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Detail of a form filled in with handwritten block capitals
Detail of a form filled in with handwritten block capitals

Block letters (known as printscript, manuscript, print writing or ball and stick in academics) are a sans-serif (or "gothic") style of writing Latin script in which the letters are individual glyphs, with no joining.[citation needed] In English-speaking countries, children are often first taught to write in block letters, and later may be taught cursive (joined) writing.[citation needed]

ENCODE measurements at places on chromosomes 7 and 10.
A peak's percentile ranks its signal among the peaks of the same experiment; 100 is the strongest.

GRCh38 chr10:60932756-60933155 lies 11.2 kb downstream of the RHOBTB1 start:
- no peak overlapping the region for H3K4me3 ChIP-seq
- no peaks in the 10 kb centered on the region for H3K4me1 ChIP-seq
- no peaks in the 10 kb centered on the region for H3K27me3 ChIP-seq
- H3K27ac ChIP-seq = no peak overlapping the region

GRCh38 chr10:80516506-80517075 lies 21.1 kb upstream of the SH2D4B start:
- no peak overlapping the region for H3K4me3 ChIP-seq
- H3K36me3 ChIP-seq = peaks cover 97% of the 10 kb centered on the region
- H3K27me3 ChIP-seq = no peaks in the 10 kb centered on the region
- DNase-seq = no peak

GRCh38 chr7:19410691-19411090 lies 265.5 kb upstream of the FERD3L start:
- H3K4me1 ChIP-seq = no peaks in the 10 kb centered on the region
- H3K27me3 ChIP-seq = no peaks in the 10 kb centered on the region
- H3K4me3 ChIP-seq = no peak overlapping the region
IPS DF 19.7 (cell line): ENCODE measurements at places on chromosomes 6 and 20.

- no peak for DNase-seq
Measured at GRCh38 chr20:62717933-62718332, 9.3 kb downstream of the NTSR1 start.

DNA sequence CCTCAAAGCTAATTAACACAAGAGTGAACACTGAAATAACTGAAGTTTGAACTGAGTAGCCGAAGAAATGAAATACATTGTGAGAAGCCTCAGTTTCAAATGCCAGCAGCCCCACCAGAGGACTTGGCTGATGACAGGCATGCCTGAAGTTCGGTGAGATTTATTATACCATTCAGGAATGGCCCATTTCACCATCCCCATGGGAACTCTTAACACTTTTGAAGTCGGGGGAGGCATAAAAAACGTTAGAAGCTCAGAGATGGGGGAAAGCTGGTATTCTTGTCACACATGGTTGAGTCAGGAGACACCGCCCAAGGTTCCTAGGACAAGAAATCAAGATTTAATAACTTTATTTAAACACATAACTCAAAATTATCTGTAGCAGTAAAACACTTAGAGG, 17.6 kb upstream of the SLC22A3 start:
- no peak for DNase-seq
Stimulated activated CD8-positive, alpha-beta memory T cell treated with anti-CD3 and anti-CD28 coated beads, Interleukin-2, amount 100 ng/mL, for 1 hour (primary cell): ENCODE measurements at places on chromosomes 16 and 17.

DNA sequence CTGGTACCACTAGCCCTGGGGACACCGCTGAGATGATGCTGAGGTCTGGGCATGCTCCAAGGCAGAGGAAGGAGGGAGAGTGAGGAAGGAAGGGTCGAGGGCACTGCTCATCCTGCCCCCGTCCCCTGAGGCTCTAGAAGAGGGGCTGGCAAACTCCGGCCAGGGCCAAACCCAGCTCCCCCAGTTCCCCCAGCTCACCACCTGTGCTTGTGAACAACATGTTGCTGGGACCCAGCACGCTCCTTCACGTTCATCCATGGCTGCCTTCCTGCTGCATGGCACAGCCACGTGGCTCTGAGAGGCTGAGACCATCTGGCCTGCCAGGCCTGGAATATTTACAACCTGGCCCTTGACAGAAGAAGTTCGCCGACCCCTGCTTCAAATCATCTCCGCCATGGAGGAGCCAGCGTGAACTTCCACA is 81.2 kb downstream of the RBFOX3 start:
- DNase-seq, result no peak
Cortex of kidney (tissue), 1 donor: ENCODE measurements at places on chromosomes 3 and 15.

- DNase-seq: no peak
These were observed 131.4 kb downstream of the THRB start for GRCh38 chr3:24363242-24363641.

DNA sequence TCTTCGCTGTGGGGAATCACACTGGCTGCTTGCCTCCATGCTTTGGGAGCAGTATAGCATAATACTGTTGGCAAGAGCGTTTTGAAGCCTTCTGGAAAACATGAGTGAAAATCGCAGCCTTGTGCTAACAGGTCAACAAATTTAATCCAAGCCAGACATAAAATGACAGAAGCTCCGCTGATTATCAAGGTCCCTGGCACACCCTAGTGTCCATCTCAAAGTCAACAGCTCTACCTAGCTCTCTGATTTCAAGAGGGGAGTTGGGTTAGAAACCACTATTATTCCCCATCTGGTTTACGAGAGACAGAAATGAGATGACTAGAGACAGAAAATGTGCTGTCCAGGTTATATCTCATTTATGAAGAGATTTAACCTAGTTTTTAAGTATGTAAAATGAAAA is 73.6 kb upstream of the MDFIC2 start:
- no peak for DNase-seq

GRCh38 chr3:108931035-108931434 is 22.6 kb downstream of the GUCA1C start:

On official forms, one is often asked to "please print". This is because cursive handwriting is harder to read, and the glyphs are joined so they do not fit neatly into separate boxes.[citation needed]

Block letters may also be used as a synonym of block capitals, which means writing in all capital letters or in large and small capital letters, imitating the style of typeset capital letters.[1] This is not a necessary implication.[citation needed] However, in at least one court case involving patents, the term "block letters" was found to include both upper and lower case.[1]